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All About Rosacea

Sporty & Rich Wellness - All About Rosacea


By: @dermahealthnutrition


Rosacea is a chronic, inflammatory skin disease affecting nearly 15 million Americans, mainly between the ages of 30 and 50. Rosacea is typically localized on the nose, cheeks, chin, and forehead, usually sparing the area around the mouth. It usually evolves over decades and the clinical features typically include red, dilated blood vessels in the central area of the face called telangiectasias, flushing, and inflammatory episodes with pustules and papules. In severe cases, Rosacea may result in a swelling of the nose, ears, or chin. These special forms called phymas are almost exclusively seen in males. 


Multiple factors are involved in the occurrence of Rosacea, including alterations in skin barrier function, genetics, increased inflammation, aberrations of vascular reactivity and a disturbed skin microbiome with an overpopulation of Demodex mites. Rosacea skin easily responds to temperature changes, aggressive face washing and psychological stress. One of the most critical inducers of Rosacea is UV exposure, especially UV-B which triggers flares.


According to recent findings, Rosacea is often associated with gut and eye symptoms. For example, a study including nearly 50,000 Rosacea patients and 4 million healthy controls demonstrated a higher presence of celiac disease, Crohn's disease, ulcerative colitis, bacterial overgrowth within the gut and irritable bowel syndrome in Rosacea patients.


Despite ongoing research efforts, findings on the impact of nutrition on Rosacea is still limited, especially compared to acne. Generally, a varied, plant-focused diet is regarded as health promoting. According to recent studies, coffee does not appear to be associated with an increased incidence of Rosacea. Spicy and hot foods may contribute to clinical exacerbation, with increased redness of the skin and inflammatory eruptions through the activation of cellular channels, which leads to dilation of blood vessels. According to an epidemiological study with more than 82,000 Rosacea patients, alcohol appears to be a dose-dependent predictor for an increased prevalence. Lately, alcohol-induced changes of the gut microbiome have been proposed as a possible causal connection.


The first step of every Rosacea treatment should be based around the prevention of individual triggers: adequate sunscreen, avoiding excessive heat and cold, improving skin barrier function with hydrating emollients, avoiding skin irritants, a balanced diet and reducing emotional stressors. Prior to pharmacological therapy, a physician should always address these preventive steps to mitigate Rosacea flares. If necessary, pharmacologic interventions range from topical to systemic medications and laser treatments with the ideal treatment choice dependent on individual symptoms and severity.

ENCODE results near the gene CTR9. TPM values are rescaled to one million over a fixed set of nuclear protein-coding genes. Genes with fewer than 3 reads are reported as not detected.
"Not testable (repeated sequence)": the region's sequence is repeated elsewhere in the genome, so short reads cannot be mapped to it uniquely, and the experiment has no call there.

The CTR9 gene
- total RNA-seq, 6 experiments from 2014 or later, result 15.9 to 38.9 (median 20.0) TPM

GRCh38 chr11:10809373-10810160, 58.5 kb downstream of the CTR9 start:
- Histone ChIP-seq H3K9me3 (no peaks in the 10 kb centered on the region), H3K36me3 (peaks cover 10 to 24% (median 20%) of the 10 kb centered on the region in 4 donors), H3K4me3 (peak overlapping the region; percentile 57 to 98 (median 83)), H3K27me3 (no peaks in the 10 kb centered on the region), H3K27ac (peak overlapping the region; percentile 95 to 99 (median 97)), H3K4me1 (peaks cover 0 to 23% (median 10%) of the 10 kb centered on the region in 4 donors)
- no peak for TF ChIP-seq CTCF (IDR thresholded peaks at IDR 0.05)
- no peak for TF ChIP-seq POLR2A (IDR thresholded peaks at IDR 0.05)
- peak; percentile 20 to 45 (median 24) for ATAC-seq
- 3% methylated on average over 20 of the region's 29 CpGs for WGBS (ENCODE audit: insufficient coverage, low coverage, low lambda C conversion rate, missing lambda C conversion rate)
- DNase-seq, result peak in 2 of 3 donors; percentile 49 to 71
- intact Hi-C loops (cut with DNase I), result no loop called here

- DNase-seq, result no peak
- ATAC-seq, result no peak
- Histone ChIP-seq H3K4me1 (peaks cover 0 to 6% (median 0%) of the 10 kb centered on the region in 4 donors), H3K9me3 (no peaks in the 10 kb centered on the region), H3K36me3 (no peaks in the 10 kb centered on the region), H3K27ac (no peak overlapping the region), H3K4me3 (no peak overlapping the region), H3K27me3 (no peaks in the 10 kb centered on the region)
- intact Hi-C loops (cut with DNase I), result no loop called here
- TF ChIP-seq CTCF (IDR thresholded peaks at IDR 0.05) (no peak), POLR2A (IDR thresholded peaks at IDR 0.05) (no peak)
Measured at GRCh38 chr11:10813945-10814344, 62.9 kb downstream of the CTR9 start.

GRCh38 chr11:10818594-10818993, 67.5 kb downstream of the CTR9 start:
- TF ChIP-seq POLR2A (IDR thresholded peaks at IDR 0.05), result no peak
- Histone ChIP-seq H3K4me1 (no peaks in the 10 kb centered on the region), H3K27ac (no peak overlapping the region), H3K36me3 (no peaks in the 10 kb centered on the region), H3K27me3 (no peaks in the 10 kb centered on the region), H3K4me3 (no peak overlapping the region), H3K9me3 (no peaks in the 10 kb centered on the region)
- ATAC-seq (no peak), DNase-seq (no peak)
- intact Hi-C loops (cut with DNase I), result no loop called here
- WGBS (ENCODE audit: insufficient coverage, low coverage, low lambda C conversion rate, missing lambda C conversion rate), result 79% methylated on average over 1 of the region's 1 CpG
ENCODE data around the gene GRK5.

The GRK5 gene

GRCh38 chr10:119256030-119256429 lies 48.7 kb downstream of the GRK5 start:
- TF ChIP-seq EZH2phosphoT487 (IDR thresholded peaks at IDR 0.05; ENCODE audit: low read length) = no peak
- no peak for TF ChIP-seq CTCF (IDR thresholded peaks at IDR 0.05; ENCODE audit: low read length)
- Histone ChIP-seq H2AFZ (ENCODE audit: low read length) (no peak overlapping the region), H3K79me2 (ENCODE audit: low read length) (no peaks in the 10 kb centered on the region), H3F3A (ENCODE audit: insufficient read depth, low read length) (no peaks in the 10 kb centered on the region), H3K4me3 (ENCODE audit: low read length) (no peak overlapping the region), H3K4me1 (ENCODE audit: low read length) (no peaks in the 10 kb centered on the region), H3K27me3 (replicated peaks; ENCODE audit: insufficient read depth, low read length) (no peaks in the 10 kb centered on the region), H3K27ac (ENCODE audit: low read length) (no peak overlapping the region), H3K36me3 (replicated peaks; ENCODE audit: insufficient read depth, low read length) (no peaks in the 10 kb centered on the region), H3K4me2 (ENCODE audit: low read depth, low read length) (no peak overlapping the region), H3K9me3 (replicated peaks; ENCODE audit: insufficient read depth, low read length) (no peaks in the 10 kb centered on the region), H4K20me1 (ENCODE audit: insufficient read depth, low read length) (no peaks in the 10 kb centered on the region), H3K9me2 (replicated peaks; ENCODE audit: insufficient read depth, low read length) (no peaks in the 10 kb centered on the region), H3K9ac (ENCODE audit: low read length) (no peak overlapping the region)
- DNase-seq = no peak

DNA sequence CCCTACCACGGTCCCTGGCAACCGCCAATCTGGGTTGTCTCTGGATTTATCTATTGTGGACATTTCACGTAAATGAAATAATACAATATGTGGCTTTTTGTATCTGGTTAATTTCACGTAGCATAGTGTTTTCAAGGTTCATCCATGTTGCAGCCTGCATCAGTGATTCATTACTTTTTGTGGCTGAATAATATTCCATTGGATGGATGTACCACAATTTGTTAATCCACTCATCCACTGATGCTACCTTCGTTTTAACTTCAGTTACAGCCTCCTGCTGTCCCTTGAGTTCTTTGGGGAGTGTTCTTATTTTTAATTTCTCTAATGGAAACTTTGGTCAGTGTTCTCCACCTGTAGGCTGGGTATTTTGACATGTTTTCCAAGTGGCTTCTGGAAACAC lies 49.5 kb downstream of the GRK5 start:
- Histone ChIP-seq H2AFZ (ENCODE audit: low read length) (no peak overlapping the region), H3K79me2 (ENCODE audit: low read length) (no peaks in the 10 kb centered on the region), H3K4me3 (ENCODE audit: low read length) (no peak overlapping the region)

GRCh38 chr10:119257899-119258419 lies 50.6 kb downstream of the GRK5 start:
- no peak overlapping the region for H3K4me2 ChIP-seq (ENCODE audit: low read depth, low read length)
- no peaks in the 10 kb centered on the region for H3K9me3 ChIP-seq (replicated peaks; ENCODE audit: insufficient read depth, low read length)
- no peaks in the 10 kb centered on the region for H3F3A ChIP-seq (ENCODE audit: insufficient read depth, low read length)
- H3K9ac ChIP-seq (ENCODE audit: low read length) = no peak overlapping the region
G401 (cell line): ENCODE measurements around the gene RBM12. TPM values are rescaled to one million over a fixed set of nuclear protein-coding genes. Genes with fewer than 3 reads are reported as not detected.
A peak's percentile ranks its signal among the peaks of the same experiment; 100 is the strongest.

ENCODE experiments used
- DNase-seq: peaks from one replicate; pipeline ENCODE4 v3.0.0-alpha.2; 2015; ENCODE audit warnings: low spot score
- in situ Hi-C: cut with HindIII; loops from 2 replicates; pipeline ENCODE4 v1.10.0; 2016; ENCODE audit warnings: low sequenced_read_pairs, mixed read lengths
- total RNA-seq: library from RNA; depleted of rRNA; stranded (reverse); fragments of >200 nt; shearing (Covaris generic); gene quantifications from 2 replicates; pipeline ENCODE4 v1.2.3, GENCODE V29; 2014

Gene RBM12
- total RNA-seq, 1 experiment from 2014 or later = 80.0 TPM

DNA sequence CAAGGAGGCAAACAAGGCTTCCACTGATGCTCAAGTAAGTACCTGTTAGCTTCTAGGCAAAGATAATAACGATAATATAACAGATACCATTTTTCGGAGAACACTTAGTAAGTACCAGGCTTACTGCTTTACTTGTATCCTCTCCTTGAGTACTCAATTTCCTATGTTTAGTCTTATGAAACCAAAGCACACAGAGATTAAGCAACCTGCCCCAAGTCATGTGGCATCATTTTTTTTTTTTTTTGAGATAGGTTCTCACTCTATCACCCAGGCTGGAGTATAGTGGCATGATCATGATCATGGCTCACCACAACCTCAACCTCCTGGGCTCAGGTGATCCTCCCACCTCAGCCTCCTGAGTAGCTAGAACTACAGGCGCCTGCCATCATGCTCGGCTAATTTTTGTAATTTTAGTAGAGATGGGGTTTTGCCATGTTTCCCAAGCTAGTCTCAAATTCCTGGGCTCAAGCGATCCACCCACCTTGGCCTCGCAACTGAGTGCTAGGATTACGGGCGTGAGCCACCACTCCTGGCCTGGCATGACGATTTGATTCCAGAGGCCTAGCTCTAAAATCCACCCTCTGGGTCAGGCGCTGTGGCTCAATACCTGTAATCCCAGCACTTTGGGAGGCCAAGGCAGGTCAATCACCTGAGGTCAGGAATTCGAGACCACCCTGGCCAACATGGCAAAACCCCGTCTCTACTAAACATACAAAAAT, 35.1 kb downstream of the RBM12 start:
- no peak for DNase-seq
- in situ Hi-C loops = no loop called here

Contrary to common believe, Rosacea:

- Does not only affect the face but also the neck, décolleté and scalp

- Is not only a skin disease but may affect the eyes and the gut

-Is easily differentiated by acne through the absence of sebum-occluded follicles called comedones

- Is common, however often underdiagnosed

- Has many special forms including lupoid Rosacea, Rosacea fulminans, gram-negative Rosacea,  and Morbihan’s disease

- Should not be treated with corticosteroids



Van Zuuren, E.J. Rosacea. N Engl J Med 377, 1754-1764 (2017).

Schaller, M., et al. Recommendations for rosacea diagnosis, classification and management: update from the global ROSacea COnsensus 2019 panel. Br J Dermatol 182, 1269-1276 (2020).

Clanner-Engelshofen, B.M., et al. S2k guideline: Rosacea. J Dtsch Dermatol Ges 20, 1147-1165 (2022).

Daou, H., Paradiso, M., Hennessy, K. & Seminario-Vidal, L. Rosacea and the Microbiome: A Systematic Review. Dermatol Ther (Heidelb) 11, 1-12 (2021).

Marson, J.W. & Baldwin, H.E. Rosacea: a wholistic review and update from pathogenesis to diagnosis and therapy. Int J Dermatol59, e175-e182 (2020).

Haber, R. & El Gemayel, M. Comorbidities in rosacea: A systematic review and update. J Am Acad Dermatol 78, 786-792 e788 (2018).

Drago, F., et al. The role of small intestinal bacterial overgrowth in rosacea: A 3-year follow-up. J Am Acad Dermatol 75, e113-e115 (2016).

Yuan, X., et al. Relationship between rosacea and dietary factors: A multicenter retrospective case-control survey. J Dermatol 46, 219-225 (2019).

Li, S., et al. Association of Caffeine Intake and Caffeinated Coffee Consumption With Risk of Incident Rosacea in Women. JAMA Dermatol 154, 1394-1400 (2018).

Drago, F., Ciccarese, G., Herzum, A., Rebora, A. & Parodi, A. Rosacea and alcohol intake. J Am Acad Dermatol 78, e25 (2018).

Sharma, A., et al. Rosacea management: A comprehensive review. J Cosmet Dermatol 21, 1895-1904 (2022).


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